A specialised cadre will be created within the Reserve Bank for supervision and regulation of financial institutions, including banks and NBFCs, the RBI Tuesday said. This move assumes significance at a time when non-banking financial companies (NBFCs) are facing severe liquidity crunch in the wake of IL&FS crisis.
The decision to create a specialised supervisory and regulatory cadre within the RBI was taken at the meeting of the Central Board of the apex bank headed by Governor Shaktikanta Das. It was 576th meeting of the RBI Central Board.
The board also reviewed the current economic situation, global and domestic challenges and various areas of operations of the central bank, the RBI said in a statement. "With a view to strengthening the supervision and regulation of commercial banks, urban cooperative banks and non-banking financial companies, the board decided to create a specialised supervisory and regulatory cadre within the RBI," it said.
Among other important matters, the board discussed the medium-term strategy document, covering, inter-alia, the mission statement and the vision statement. "The board also reviewed the present structure of supervision in the RBI in the context of the growing diversity, complexities and interconnectedness within the Indian financial sector," the central bank added. Issues related to the currency management and banker to government functions of the RBI also came up for discussion.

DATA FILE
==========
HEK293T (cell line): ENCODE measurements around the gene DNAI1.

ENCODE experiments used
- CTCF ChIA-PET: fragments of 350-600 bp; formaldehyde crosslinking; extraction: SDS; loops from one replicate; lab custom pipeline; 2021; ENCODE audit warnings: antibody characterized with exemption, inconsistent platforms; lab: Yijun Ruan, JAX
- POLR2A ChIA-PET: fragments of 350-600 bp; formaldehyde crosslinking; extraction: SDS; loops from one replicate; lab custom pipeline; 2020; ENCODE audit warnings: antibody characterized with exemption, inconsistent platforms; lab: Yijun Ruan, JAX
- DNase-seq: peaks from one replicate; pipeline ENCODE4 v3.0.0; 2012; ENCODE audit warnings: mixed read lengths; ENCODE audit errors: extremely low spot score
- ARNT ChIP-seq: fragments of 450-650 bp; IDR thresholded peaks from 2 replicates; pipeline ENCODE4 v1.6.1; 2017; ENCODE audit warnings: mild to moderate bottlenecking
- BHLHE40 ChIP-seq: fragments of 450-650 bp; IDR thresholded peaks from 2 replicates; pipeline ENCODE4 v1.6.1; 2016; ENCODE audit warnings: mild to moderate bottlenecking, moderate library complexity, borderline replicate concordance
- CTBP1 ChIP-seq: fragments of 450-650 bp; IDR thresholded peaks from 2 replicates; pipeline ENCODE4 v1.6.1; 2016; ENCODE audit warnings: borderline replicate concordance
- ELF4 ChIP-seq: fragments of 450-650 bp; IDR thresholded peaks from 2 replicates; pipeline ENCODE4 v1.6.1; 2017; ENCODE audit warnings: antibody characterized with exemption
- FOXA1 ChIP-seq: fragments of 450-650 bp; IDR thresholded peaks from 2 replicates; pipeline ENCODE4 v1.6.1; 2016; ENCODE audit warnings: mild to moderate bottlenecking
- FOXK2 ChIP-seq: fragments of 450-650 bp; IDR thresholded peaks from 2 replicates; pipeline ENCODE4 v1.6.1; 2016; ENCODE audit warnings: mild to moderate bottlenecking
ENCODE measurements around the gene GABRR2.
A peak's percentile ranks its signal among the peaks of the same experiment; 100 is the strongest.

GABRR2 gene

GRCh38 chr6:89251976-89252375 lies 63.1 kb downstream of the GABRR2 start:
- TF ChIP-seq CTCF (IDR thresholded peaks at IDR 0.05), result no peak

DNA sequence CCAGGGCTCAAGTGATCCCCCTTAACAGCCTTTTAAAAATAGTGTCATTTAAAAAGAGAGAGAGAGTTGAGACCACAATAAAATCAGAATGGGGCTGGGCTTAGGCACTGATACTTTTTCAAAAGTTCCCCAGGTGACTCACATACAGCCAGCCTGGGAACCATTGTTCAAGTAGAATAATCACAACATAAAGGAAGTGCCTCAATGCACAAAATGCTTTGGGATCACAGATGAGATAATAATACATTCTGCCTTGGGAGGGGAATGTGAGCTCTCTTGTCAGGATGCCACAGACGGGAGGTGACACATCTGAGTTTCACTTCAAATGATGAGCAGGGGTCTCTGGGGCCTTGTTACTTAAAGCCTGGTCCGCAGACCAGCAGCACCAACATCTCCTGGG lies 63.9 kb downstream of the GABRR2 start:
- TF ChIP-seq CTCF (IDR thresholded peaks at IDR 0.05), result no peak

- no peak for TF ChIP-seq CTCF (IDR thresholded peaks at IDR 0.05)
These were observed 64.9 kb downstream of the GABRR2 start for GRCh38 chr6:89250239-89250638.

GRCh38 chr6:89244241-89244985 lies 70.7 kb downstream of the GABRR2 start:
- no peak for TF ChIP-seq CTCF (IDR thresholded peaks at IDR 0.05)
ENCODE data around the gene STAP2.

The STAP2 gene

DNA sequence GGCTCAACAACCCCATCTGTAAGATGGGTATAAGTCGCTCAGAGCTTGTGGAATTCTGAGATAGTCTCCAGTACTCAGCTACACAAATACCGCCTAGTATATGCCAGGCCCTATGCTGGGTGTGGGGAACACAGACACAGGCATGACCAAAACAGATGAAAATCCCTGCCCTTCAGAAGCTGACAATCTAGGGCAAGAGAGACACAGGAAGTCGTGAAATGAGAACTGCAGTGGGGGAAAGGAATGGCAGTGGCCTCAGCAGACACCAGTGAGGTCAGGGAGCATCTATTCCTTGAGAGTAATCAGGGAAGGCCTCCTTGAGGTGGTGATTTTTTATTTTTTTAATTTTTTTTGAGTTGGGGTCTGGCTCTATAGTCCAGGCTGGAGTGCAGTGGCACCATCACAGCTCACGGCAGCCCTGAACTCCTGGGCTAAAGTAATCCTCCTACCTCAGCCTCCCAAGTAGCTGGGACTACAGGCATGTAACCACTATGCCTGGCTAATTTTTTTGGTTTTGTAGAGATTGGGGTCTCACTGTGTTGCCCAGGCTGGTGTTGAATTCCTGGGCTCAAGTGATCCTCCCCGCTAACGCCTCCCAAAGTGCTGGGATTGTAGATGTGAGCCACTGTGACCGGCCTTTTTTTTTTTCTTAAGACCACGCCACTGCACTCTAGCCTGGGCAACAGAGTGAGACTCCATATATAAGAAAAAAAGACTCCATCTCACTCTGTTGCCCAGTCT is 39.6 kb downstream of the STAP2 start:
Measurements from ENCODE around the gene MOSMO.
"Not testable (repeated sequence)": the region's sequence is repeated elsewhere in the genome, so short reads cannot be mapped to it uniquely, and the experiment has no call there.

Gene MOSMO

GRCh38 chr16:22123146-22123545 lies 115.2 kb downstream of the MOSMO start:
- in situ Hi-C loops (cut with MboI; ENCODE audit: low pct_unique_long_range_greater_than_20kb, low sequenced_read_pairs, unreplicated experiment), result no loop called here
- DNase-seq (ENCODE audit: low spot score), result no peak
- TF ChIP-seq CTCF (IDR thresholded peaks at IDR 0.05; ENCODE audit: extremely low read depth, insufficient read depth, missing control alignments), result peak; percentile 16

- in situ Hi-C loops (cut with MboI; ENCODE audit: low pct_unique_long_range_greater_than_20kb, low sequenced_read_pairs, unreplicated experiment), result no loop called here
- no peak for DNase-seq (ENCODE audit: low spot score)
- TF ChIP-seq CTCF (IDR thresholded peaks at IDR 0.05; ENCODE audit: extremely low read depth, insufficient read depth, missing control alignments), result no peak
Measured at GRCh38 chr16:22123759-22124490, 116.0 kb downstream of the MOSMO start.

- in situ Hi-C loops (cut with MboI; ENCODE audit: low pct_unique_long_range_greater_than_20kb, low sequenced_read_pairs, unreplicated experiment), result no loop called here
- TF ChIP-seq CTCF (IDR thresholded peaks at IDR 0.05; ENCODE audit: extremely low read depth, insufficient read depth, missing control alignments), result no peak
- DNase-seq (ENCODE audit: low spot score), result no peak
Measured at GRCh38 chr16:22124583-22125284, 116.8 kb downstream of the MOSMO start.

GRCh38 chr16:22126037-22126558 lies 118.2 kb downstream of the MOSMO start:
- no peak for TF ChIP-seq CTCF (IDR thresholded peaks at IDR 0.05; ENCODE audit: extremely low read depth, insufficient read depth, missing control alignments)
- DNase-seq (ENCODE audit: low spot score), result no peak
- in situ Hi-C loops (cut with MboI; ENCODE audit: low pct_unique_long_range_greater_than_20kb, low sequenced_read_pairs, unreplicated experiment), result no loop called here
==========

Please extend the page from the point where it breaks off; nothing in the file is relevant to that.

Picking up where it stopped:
Deputy Governors N S Vishwanathan, Viral V Acharya, B P Kanungo and Mahesh Kumar Jain besides RBI's Central Board of Directors Bharat Doshi, Sudhir Mankad, Manish Sabharwal, Satish Marathe, Swaminathan Gurumurthy, Revathy Iyer and Sachin Chaturvedi attended the meet. The government directors Subhash Chandra Garg, Finance Secretary and Rajiv Kumar, Secretary, Department of Financial Services also attended the meeting.
Earlier this month, Corporate Affairs Secretary Injeti Srinivas in an interview to PTI had said that the NBFC sector was facing issues of credit squeeze, over-leveraging and misadventures by some large entities. "There is an imminent crisis in the NBFC sector. There is a credit squeeze, over-leveraging, excessive concentration, massive mismatch between assets and liabilities, coupled with some misadventures by some very large entities, which is a perfect recipe for disaster," Srinivas had said.